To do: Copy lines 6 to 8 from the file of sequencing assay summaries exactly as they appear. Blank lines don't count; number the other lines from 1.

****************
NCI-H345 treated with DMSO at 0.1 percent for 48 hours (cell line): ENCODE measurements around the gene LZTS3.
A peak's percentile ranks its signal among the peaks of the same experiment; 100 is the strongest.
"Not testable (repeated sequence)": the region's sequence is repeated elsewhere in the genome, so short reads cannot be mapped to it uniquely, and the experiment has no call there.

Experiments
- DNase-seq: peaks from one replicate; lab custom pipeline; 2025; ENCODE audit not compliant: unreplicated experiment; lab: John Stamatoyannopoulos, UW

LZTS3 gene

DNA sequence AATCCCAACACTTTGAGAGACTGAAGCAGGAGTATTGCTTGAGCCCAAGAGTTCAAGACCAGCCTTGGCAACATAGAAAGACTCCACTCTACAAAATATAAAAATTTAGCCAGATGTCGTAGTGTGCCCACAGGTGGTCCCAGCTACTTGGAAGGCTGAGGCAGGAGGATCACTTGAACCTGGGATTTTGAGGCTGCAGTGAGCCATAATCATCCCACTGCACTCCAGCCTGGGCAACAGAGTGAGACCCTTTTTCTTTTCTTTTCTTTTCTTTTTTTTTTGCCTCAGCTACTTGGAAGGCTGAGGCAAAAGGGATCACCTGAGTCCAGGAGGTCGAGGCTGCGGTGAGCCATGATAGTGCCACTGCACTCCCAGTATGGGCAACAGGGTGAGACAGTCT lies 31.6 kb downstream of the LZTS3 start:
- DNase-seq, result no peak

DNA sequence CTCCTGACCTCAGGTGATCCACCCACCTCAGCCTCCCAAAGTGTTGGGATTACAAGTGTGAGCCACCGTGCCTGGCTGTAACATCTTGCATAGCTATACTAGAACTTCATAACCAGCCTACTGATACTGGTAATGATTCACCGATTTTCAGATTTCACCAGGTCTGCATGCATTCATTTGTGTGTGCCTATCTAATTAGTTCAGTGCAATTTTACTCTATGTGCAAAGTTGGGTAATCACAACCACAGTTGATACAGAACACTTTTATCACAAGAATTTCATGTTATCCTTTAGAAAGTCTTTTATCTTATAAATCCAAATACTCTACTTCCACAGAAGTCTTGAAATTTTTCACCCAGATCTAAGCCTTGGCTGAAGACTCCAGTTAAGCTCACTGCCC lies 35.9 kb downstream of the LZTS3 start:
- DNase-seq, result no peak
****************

LZTS3 gene

DNA sequence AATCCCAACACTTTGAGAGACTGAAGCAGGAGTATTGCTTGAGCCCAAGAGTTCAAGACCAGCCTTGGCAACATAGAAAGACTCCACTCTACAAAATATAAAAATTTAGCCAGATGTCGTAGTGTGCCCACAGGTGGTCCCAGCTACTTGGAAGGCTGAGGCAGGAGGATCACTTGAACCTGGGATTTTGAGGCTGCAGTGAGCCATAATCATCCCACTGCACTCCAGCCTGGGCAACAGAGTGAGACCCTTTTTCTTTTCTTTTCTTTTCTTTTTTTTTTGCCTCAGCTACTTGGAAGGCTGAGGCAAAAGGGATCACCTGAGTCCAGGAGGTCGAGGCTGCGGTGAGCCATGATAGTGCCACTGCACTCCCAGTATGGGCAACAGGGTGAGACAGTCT lies 31.6 kb downstream of the LZTS3 start:
- DNase-seq, result no peak